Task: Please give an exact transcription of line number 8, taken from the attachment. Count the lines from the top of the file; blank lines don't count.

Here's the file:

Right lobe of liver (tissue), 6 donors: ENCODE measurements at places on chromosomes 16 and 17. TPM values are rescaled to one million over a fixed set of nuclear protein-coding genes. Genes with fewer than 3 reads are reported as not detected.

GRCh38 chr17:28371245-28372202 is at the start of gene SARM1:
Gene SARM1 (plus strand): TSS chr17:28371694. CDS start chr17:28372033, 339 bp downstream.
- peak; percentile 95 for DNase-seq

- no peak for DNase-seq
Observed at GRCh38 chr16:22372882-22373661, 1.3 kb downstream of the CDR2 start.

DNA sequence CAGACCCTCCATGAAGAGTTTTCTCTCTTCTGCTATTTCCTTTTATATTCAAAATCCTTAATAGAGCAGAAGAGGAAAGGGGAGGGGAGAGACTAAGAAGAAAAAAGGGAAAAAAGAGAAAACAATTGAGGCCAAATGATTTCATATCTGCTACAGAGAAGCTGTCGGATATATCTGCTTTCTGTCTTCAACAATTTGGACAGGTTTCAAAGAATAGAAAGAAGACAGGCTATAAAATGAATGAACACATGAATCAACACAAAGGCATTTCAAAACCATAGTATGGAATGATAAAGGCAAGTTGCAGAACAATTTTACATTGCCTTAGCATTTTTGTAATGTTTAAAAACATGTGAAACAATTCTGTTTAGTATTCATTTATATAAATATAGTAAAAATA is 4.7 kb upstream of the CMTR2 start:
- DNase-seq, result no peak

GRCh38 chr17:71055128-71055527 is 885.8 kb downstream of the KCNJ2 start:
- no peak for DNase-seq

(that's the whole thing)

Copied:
- DNase-seq, result no peak